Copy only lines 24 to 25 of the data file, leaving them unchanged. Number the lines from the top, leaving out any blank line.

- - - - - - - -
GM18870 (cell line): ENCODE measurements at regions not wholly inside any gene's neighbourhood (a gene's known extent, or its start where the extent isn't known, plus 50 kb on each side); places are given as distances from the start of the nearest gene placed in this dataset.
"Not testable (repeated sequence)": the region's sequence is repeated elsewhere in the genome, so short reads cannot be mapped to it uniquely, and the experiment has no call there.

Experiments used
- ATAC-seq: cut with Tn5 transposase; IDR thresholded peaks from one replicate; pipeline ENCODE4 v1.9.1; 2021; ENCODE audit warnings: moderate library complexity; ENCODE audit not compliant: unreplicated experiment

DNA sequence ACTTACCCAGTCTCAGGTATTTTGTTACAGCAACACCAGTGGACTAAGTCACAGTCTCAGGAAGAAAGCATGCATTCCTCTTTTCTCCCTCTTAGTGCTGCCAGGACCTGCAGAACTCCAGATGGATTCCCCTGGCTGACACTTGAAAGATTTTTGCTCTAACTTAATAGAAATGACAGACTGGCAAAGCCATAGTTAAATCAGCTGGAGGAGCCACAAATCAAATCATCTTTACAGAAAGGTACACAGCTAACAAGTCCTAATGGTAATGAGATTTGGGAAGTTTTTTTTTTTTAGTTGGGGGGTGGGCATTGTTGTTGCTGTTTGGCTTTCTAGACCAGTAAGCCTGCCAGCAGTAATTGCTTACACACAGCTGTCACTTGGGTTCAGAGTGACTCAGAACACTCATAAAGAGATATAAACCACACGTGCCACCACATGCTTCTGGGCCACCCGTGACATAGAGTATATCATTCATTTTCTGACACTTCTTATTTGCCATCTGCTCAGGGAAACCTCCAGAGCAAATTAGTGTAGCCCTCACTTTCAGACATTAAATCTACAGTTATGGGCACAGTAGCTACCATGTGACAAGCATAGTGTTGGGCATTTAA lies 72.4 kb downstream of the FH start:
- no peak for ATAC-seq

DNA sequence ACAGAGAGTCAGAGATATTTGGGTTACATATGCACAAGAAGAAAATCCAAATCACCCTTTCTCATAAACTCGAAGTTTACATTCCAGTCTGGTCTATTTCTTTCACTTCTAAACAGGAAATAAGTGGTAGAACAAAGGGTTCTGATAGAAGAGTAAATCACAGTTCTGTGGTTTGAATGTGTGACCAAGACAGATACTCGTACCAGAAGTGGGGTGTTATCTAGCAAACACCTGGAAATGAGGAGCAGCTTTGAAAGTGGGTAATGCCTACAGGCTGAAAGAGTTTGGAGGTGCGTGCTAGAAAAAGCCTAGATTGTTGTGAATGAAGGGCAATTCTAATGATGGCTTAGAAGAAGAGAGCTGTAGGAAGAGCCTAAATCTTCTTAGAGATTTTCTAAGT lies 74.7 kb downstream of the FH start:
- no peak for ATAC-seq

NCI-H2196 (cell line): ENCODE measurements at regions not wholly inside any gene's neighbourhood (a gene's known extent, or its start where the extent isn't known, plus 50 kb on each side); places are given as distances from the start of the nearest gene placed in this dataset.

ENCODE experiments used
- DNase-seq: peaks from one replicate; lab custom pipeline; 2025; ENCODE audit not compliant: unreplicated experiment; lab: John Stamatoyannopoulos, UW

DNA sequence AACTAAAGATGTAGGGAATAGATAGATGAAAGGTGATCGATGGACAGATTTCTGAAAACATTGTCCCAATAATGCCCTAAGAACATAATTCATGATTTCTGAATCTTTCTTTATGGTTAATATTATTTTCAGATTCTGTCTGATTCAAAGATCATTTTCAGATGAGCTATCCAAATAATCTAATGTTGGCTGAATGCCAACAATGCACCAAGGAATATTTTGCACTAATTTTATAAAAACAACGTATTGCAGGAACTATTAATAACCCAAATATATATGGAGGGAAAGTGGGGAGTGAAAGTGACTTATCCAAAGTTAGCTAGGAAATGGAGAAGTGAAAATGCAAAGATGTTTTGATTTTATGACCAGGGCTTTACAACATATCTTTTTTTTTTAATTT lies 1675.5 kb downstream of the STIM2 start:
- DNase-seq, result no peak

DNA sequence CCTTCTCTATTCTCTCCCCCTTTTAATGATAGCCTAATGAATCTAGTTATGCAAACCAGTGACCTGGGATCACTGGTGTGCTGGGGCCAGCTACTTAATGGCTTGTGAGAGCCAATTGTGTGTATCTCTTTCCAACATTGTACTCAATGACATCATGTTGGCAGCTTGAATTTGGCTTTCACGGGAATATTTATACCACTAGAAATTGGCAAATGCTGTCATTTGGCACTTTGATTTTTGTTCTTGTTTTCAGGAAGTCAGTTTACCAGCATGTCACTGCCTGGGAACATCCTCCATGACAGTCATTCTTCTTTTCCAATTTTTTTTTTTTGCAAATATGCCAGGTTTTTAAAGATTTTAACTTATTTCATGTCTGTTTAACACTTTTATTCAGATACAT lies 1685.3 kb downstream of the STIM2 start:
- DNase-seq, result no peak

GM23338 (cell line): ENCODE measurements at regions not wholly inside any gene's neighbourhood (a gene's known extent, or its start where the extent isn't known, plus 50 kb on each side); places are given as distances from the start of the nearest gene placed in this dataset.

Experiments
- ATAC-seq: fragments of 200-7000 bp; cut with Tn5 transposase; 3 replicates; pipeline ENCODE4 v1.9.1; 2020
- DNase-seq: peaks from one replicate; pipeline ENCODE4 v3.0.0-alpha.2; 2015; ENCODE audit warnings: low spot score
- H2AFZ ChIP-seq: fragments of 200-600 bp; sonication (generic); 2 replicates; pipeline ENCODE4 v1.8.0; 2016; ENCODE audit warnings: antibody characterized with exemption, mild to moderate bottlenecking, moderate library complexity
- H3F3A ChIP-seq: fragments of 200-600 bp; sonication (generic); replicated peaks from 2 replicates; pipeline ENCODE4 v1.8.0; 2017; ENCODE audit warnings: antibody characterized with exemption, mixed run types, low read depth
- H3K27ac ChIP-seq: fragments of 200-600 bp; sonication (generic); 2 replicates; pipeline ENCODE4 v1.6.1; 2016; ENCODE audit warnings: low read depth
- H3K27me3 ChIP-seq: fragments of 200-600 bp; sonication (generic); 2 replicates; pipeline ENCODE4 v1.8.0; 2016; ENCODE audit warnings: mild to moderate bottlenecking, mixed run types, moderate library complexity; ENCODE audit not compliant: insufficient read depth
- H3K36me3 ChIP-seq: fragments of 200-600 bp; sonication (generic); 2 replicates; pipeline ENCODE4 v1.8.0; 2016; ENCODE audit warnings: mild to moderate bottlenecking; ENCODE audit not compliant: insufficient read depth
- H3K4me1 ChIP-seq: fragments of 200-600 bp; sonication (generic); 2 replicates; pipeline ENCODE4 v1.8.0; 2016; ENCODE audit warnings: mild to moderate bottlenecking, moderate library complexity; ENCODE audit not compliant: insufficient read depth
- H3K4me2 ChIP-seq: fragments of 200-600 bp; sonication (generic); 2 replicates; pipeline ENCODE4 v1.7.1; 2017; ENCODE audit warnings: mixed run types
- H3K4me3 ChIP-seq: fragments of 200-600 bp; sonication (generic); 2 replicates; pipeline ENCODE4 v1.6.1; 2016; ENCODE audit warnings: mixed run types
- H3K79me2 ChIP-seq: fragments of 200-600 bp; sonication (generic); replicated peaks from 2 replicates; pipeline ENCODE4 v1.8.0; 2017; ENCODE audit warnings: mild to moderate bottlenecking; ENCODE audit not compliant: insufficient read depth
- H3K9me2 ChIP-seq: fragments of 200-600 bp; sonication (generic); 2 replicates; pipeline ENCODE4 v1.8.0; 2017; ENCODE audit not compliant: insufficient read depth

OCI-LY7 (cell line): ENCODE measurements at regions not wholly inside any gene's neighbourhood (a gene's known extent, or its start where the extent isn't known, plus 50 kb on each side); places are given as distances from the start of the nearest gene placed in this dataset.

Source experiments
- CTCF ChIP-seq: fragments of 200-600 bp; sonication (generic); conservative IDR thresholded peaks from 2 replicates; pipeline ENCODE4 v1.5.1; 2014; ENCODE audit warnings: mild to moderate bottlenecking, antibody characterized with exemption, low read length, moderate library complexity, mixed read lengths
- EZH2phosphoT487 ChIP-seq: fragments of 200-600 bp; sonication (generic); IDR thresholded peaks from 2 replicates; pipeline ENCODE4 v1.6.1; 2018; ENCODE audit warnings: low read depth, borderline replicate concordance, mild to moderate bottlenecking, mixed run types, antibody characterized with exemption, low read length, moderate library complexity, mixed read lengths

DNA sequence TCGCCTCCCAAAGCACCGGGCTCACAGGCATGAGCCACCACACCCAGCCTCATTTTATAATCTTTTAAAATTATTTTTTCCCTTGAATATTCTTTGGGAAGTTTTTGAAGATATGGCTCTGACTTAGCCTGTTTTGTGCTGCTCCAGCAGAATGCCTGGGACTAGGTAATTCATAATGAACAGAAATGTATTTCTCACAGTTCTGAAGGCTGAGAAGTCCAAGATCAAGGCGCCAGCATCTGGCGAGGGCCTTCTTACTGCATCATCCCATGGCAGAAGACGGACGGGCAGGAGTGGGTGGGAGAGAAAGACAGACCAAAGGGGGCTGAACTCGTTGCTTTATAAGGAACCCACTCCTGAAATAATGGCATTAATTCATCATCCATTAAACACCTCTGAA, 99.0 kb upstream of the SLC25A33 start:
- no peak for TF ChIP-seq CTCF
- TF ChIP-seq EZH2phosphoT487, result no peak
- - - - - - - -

- H3K36me3 ChIP-seq: fragments of 200-600 bp; sonication (generic); 2 replicates; pipeline ENCODE4 v1.8.0; 2016; ENCODE audit warnings: mild to moderate bottlenecking; ENCODE audit not compliant: insufficient read depth
- H3K4me1 ChIP-seq: fragments of 200-600 bp; sonication (generic); 2 replicates; pipeline ENCODE4 v1.8.0; 2016; ENCODE audit warnings: mild to moderate bottlenecking, moderate library complexity; ENCODE audit not compliant: insufficient read depth